* User Info

Welcome, Guest. Please login or register.
Did you miss your activation email?

* Who's Online


Dot Guests: 268 | Dot Users
Dot Hidden: 1

* Board Stats

  • stats Total Members: 13020
  • stats Total Posts: 131083
  • stats Total Topics: 18334
  • stats Total Categories: 5
  • stats Total Boards: 48
  • stats Most Online: 814

* Advertisers

Mining Claims
Gear Pan
The lil Gold Spinner
The lil Gold Spinner
The Pocket Sluice

Author Topic: Gold in the Valley of missing men Article.  (Read 3647 times)

0 Members and 1 Guest are viewing this topic.

Offline rockpup

  • PPT Invited
  • *****
  • Posts: 1139
  • Province/State: Lethbridge, Alberta.
  • Kudos: 7
  • Yar der be gold in dem pans!!
Gold in the Valley of missing men Article.
« on: January 05, 2009, 10:34:42 AM »
Canada's Superstition Mountains
By Howard Duffy.Treasure Aug 1986:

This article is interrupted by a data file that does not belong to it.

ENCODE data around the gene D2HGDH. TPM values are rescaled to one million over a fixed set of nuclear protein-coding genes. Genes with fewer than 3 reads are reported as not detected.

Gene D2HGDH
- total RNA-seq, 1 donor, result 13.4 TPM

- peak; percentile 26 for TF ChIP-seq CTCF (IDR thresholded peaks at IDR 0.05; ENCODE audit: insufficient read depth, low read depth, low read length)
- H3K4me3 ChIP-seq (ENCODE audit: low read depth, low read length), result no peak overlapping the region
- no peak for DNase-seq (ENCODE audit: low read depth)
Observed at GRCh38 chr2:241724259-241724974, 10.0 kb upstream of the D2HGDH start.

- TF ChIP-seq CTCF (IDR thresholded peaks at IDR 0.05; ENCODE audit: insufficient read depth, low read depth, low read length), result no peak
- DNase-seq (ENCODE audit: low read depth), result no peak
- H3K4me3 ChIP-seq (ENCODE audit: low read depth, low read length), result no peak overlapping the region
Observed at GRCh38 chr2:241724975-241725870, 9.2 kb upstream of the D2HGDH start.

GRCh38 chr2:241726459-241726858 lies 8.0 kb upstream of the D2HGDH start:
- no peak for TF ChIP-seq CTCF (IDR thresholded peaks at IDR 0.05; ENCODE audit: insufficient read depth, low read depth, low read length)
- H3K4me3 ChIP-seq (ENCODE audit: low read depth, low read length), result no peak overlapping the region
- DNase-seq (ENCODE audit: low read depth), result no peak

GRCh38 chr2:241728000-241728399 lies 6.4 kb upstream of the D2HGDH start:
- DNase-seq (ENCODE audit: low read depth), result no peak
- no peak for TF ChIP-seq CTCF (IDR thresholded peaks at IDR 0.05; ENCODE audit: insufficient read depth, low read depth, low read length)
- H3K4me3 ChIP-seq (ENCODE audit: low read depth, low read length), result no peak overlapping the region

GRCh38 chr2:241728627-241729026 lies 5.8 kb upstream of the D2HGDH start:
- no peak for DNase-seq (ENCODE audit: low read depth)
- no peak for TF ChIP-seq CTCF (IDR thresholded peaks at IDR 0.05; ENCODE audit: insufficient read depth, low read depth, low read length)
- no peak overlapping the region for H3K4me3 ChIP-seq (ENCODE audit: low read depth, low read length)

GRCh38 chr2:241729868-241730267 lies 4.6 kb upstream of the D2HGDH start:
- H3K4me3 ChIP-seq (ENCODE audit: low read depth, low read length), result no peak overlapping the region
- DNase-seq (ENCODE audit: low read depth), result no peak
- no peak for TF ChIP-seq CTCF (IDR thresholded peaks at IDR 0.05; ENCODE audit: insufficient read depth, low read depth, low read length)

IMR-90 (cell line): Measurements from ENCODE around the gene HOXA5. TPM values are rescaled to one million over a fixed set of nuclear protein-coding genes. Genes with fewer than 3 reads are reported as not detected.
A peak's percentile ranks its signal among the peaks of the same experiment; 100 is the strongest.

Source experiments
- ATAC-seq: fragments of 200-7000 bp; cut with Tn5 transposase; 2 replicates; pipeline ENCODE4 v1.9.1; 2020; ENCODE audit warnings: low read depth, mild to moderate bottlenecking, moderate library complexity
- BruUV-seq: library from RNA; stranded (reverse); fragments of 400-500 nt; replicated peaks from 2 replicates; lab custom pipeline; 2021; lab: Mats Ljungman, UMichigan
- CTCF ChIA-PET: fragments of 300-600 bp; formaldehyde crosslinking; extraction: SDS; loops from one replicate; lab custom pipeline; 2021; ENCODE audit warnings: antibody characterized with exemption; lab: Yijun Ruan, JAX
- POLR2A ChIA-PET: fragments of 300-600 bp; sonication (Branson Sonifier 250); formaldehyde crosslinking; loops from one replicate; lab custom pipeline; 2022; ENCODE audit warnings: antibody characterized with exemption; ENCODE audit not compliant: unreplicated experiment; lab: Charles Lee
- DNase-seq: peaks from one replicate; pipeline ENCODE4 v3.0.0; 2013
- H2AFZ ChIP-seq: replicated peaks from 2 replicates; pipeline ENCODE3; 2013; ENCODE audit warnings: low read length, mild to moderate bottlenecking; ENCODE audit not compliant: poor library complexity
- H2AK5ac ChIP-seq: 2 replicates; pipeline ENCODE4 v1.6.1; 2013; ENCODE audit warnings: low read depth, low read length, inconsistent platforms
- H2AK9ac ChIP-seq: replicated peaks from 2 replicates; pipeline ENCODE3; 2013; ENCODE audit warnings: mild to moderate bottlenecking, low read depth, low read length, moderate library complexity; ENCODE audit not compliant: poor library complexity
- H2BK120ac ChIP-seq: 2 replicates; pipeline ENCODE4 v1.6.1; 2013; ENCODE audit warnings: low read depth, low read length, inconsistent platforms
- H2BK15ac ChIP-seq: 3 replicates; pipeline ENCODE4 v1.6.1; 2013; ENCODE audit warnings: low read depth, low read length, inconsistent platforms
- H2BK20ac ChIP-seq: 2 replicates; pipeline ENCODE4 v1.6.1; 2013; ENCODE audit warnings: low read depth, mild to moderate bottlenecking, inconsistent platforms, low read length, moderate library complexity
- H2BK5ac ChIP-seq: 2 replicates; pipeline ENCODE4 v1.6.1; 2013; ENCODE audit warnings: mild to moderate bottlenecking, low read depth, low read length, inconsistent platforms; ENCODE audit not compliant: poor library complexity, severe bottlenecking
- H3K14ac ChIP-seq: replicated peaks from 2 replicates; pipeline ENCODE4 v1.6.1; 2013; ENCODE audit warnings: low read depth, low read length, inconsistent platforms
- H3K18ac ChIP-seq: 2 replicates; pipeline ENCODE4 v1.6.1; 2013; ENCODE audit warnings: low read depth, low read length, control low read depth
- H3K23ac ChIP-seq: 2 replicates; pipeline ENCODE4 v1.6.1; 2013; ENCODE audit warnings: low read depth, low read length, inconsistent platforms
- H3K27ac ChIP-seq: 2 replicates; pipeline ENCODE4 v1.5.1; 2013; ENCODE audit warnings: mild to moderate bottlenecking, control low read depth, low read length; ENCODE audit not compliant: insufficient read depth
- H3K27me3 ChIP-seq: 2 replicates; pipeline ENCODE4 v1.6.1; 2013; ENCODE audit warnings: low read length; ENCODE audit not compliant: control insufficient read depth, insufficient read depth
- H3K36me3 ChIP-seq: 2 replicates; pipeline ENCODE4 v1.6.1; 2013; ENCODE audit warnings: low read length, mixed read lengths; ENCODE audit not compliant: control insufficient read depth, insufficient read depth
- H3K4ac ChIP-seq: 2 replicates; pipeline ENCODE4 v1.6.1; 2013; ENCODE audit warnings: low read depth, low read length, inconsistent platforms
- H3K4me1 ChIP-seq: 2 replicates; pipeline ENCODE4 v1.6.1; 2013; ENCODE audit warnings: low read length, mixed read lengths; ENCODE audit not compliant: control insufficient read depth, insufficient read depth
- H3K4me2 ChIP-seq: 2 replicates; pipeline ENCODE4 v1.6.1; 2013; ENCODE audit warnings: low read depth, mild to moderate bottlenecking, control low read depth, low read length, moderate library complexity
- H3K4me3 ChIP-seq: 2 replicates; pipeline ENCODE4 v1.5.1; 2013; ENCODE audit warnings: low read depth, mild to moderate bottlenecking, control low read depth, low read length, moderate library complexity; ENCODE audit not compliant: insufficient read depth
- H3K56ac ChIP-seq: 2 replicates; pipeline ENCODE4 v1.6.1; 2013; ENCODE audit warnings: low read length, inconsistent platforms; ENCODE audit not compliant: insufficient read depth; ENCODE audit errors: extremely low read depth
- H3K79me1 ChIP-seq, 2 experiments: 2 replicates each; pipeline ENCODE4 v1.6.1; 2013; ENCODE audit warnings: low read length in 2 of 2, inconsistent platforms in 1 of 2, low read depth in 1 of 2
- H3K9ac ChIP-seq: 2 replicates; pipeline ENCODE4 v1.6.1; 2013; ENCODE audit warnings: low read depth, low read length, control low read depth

A lost gold strike—headless skeletons—a treacherous river—a nearly impenetrable wilderness. These are the elements of a phantasmagoria (as Edgar Allan Poe might say) of mystery which for years has lured prospectors to Canada's South Nahanni River in the search for wealth, but where the unsuccessful searcher sometimes meets death.

Tucked away in the southwest corner of Canada's vast Northwest Territories lies Deadman Valley, often called the Valley of Vanishing Men or Shangri-La Valley, Its means of access is the South Nahanni River, a turbulent stream of beautiful waterfalls and treacherous rapids, winding through steep canyons. Since there are no roads leading to this vast wilderness area, travel is limited to boat, canoe or flying with bush pilots.
Like so many wild regions, the 'quest for gold has lured prospectors to the Nahanni, many of whom have met grisly deaths in their search for riches. Among the daring treasure seekers were two brothers, Willie and Frank McLeod (sometimes spelled "McCloud"), who found gold in this region, but forfeited their lives in the process. Other hardy prospectors followed them and met similar fates.

There are several versions of how gold happened to have been found in the valley. The one involving the McLeod brothers appears to be the most authentic. Shortly after the turn of the century, an Indian from the Nahanni country had been ...